Dan Sane (possibly September 22, 1896 - February 18, 1956) was an American Memphis blues and country blues guitarist and songwriter. He was an associate of Frank Stokes. According to the Music journalist Jason Ankeny, "they had emerged among the most complementary duos in all of the blues, with Sane's flatpicking ideally embellished by Stokes' fluid rhythms." The best-known of the songs written by Sane are "Downtown Blues" and "Mr. Crump Don't Like It." His surname was sometimes spelled "Sain".
Sane was born Daniel Sains, in Hernando, Mississippi. There is uncertainty over his date of birth; most sources state September 22, 1896, but the researchers Bob Eagle and Eric LeBlanc suggest October 23, 1892, or perhaps 1890. Some sources cite 1904 as his birth year and Michigan [sic], Mississippi, as his birthplace.
He moved to Memphis, Tennessee, and played in Will Batts's string band, before meeting the guitar player Frank Stokes. Sane and Stokes busked together around Beale Street in Memphis on weekends. During the 1920s the pair performed as a duo, billed as the Beale Street Sheiks, and played in white venues, including country clubs, parties and dances, as members of Jack Kelly's Jug Busters. Their first recording was made for Paramount Records in August 1927, as the Beale Street Sheiks. A National Park Service tourist guide to the blues heritage of the Mississippi Delta says, "The fluid guitar interplay between Stokes and Sane, combined with a propulsive beat, witty lyrics, and Stokes's stentorian voice, make their recordings irresistible."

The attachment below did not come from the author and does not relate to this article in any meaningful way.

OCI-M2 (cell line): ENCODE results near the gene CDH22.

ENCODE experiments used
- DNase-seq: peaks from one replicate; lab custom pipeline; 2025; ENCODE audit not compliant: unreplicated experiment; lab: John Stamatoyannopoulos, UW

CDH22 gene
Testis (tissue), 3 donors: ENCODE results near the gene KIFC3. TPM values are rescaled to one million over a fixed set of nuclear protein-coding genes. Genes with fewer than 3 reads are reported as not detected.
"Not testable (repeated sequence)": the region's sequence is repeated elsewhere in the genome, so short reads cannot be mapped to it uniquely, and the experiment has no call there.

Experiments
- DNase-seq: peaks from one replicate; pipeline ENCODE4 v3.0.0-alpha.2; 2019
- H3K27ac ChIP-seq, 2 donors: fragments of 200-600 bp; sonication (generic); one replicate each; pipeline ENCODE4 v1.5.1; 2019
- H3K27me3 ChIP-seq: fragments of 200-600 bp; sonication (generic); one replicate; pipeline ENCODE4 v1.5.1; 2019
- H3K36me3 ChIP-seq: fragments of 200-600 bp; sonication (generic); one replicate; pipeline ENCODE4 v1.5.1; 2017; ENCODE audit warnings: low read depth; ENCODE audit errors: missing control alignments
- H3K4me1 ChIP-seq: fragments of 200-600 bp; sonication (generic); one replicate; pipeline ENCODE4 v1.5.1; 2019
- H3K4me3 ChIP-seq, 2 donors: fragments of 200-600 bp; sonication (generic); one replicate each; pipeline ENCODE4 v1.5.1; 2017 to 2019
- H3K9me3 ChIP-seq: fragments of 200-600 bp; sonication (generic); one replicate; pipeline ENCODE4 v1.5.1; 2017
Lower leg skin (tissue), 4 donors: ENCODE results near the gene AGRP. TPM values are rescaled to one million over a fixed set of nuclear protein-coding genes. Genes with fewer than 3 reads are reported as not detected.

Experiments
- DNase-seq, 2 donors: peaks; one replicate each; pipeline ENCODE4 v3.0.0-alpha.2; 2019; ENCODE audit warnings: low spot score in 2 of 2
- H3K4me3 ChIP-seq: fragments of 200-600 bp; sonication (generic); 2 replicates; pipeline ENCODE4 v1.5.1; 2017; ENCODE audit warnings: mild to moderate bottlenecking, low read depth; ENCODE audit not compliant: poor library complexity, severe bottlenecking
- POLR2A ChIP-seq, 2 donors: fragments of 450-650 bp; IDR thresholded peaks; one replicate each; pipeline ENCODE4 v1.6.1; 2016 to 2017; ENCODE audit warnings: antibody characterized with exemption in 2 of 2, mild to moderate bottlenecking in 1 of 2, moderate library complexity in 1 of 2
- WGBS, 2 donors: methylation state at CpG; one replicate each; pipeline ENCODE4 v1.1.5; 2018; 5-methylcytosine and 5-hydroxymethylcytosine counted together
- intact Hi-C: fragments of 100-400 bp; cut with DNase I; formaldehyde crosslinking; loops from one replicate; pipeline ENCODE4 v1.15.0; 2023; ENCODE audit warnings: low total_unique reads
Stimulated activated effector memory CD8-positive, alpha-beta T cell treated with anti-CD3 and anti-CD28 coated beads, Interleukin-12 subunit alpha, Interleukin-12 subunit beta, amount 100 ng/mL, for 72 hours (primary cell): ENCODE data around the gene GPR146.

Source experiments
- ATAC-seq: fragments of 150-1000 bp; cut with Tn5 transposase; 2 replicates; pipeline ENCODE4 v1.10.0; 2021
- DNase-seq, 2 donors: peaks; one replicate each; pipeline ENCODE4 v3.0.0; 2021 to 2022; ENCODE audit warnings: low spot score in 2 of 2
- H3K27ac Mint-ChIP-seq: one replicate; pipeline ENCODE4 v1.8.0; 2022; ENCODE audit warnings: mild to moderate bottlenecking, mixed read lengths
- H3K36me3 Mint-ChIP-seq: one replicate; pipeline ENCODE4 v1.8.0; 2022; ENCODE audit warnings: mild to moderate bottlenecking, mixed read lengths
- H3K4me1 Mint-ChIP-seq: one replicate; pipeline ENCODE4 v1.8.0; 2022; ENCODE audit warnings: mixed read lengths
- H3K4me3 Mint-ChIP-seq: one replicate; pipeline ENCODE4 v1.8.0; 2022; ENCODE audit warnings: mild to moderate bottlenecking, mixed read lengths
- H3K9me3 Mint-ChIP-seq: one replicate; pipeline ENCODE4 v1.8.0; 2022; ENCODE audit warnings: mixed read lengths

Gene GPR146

Sane and Stokes moved to Victor Records in 1928. Their recordings were released under Stokes's name. They recorded a two-part version of "Tain't Nobody's Business if I Do", a song well known in later versions by Bessie Smith and Jimmy Witherspoon, but whose origin lies in the pre-blues era. A locally popular song was "Mr. Crump Don't Like It," whose lyrics referred to E. H. Crump, the mayor of Memphis, and his campaign to clean up less salubrious areas of the city. That song may have been based on an earlier song on the same topic by W. C. Handy. The Sheiks also continued to busk on the streets and play at parties.
In 1929, Stokes and Sane recorded again for Paramount, resuming their billing as the Beale Street Sheiks for a few cuts. These 1929 sides were their last together, although they continued an intermittent performing partnership until Sane's retirement from music in 1952.